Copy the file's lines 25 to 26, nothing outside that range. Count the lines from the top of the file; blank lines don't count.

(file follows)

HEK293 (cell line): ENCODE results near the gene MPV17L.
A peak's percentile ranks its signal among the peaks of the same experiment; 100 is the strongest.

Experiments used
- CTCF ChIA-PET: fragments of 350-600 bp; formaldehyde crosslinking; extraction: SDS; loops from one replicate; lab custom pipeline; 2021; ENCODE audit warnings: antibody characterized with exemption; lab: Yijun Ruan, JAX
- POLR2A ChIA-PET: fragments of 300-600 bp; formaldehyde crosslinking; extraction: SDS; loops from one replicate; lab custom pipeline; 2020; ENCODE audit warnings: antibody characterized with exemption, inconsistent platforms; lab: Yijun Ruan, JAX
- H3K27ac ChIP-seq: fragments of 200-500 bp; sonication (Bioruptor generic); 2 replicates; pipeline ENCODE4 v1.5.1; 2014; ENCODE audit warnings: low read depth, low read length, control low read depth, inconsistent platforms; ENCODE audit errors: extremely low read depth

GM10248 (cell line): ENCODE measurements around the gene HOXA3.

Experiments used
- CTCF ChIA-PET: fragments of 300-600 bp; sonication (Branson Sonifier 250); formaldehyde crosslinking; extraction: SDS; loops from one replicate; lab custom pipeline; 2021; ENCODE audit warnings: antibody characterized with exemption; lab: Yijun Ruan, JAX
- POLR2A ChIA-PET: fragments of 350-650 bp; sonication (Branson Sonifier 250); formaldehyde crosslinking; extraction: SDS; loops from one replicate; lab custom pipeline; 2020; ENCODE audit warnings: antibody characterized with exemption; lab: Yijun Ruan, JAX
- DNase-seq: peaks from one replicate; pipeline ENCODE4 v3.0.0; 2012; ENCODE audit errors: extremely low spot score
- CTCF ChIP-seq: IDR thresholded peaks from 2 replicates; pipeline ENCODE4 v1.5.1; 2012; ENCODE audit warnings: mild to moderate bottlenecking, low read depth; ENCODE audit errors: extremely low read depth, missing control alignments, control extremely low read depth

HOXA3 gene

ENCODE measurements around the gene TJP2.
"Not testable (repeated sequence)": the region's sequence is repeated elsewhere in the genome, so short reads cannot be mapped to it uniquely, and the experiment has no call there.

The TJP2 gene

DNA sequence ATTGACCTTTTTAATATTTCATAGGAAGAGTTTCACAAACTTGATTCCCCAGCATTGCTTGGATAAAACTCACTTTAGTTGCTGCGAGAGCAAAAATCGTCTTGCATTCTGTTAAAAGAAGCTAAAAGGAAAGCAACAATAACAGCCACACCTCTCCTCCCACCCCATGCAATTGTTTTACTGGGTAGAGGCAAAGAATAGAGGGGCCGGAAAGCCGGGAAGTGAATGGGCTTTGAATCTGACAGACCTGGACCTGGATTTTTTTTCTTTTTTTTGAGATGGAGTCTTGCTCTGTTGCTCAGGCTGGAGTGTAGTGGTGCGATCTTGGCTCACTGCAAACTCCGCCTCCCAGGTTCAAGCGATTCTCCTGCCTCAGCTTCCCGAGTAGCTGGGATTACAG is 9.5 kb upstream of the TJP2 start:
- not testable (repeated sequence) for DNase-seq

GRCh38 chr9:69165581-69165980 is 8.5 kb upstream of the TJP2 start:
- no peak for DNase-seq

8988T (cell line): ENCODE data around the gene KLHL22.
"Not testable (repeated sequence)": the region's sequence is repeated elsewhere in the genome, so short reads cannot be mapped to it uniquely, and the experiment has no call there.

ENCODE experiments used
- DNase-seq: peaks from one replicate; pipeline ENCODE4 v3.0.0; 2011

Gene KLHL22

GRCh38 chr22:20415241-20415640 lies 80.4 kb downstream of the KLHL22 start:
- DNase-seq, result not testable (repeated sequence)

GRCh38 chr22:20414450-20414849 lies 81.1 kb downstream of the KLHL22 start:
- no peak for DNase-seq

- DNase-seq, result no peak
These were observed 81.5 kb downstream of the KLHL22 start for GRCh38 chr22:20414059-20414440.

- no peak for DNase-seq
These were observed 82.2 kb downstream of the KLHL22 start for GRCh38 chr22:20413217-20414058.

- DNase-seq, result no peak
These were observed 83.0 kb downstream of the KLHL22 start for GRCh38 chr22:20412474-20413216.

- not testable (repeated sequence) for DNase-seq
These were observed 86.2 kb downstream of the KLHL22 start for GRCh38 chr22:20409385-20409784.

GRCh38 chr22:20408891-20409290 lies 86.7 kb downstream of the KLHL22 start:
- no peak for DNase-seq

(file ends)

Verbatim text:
Gene KLHL22

GRCh38 chr22:20415241-20415640 lies 80.4 kb downstream of the KLHL22 start: